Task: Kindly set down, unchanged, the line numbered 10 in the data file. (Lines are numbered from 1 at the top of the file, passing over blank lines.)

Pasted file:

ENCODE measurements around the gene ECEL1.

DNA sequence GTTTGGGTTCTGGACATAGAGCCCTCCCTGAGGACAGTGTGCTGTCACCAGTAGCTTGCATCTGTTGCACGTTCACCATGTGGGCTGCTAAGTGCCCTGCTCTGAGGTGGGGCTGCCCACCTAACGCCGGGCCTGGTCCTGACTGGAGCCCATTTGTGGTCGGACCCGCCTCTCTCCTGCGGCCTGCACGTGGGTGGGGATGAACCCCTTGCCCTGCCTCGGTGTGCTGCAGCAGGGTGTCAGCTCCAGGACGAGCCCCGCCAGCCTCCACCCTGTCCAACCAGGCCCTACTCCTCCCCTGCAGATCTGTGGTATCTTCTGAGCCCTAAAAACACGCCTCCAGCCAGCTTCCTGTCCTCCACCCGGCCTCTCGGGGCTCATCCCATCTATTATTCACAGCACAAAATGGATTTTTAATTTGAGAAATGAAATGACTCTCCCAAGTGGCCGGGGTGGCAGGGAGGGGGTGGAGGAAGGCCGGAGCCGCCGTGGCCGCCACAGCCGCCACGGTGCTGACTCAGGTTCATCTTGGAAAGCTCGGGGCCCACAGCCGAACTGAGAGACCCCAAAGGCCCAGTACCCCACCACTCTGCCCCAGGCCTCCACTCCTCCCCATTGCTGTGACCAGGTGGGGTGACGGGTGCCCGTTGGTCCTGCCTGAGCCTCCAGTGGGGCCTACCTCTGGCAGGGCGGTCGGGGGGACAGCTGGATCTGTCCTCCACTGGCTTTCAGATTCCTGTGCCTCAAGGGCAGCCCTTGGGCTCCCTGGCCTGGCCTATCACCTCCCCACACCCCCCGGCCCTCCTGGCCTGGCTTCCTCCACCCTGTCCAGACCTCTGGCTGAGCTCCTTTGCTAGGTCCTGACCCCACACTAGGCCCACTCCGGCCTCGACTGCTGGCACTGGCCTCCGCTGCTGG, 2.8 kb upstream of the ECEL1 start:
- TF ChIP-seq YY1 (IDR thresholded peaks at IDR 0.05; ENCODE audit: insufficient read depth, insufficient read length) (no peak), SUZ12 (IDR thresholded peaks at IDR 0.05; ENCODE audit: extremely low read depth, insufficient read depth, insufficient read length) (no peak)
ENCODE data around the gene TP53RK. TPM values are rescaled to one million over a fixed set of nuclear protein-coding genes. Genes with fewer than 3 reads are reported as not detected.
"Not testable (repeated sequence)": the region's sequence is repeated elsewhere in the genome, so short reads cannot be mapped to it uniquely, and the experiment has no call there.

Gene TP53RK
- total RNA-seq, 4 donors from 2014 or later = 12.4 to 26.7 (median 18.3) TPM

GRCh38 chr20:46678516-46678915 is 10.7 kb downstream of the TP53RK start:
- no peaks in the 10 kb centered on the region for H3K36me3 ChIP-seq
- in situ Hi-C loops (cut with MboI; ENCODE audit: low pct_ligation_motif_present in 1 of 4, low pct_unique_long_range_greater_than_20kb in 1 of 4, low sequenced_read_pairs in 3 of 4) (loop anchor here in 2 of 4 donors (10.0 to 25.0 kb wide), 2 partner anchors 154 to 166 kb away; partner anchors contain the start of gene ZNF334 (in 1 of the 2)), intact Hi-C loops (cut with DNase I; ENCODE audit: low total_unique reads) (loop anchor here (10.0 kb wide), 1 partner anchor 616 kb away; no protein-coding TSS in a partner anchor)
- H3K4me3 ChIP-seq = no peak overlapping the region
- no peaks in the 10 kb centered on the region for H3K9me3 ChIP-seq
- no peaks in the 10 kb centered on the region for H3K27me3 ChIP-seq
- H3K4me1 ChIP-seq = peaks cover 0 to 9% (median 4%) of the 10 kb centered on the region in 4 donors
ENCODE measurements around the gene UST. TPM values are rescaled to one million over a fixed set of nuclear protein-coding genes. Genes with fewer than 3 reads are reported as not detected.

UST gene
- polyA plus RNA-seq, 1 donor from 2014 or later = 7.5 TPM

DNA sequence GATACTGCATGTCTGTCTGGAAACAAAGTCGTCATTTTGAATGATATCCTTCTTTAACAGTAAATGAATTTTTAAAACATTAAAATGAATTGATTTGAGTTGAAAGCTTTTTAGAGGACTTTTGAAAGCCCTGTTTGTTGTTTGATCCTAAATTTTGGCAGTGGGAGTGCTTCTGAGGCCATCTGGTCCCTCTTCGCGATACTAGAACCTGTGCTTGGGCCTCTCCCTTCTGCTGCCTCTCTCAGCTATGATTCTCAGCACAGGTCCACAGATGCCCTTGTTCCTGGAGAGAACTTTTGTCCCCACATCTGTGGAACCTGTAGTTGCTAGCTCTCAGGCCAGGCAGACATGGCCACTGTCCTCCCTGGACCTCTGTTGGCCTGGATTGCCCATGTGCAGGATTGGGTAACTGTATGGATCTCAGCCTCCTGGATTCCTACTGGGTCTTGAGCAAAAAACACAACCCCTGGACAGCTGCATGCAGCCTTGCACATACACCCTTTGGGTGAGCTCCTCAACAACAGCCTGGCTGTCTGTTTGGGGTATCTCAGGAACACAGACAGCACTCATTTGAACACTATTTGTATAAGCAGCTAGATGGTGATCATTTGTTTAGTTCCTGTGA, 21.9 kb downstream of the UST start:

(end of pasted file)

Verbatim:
- in situ Hi-C loops (cut with MboI; ENCODE audit: low pct_ligation_motif_present in 1 of 4, low pct_unique_long_range_greater_than_20kb in 1 of 4, low sequenced_read_pairs in 3 of 4) (loop anchor here in 2 of 4 donors (10.0 to 25.0 kb wide), 2 partner anchors 154 to 166 kb away; partner anchors contain the start of gene ZNF334 (in 1 of the 2)), intact Hi-C loops (cut with DNase I; ENCODE audit: low total_unique reads) (loop anchor here (10.0 kb wide), 1 partner anchor 616 kb away; no protein-coding TSS in a partner anchor)